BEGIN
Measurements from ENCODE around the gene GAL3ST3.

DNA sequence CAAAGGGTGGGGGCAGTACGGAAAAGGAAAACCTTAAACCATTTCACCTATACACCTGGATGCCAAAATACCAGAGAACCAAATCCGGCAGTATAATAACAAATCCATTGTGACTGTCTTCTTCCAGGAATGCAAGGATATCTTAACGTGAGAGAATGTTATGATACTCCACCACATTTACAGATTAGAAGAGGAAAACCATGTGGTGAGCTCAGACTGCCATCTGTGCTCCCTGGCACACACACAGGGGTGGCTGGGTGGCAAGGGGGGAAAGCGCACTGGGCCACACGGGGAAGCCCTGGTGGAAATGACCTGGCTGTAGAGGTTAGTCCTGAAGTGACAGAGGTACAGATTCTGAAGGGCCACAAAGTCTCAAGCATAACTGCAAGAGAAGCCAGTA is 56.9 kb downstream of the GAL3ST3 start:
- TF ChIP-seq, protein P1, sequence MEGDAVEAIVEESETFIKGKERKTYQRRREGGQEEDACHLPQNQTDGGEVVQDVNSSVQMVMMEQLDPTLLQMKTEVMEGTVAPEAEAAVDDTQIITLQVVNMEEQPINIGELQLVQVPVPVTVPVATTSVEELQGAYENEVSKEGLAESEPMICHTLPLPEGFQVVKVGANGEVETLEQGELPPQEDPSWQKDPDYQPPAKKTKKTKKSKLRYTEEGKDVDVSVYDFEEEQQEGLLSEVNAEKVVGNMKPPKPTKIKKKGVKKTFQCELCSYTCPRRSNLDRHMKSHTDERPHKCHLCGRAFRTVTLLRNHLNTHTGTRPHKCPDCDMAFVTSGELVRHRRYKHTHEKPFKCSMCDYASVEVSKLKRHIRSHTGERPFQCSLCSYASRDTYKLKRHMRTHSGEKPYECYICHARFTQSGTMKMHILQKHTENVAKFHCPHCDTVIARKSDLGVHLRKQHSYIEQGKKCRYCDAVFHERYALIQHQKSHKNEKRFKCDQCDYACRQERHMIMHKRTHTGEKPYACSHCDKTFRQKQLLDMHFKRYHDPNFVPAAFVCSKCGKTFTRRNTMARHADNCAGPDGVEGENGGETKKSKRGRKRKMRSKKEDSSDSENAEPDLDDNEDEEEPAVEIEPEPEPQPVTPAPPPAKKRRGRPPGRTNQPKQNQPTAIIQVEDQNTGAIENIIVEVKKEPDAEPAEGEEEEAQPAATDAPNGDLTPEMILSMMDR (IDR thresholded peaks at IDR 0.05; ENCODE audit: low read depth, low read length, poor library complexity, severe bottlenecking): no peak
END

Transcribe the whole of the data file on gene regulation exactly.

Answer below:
Measurements from ENCODE around the gene GAL3ST3.

DNA sequence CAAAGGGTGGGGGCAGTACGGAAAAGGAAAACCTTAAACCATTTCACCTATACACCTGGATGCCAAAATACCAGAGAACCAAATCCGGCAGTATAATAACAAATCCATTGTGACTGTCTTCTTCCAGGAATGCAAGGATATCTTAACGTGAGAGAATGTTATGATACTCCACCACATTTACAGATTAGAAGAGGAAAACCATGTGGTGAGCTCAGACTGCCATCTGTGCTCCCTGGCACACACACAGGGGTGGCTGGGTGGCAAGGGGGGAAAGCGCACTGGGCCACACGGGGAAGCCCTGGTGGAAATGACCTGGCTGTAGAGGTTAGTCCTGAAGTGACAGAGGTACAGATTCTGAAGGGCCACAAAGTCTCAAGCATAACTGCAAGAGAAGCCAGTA is 56.9 kb downstream of the GAL3ST3 start:
- TF ChIP-seq, protein P1, sequence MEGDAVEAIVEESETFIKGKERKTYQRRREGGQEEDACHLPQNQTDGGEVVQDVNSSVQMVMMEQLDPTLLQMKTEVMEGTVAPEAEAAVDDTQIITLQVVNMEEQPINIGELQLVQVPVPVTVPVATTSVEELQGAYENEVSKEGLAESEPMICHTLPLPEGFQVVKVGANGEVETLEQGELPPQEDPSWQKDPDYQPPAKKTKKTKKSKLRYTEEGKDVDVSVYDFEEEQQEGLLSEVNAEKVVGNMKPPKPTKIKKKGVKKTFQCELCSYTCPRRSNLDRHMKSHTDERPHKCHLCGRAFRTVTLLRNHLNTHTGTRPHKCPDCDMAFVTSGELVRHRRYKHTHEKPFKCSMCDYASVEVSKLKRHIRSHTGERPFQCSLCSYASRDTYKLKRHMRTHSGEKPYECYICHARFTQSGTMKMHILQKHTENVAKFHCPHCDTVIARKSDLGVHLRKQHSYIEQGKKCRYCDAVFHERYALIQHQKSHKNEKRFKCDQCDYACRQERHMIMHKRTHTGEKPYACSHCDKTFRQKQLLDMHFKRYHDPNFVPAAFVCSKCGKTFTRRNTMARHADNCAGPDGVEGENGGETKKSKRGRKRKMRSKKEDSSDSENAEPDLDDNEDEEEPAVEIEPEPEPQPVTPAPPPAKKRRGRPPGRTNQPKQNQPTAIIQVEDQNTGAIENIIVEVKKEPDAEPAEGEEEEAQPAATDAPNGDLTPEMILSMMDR (IDR thresholded peaks at IDR 0.05; ENCODE audit: low read depth, low read length, poor library complexity, severe bottlenecking): no peak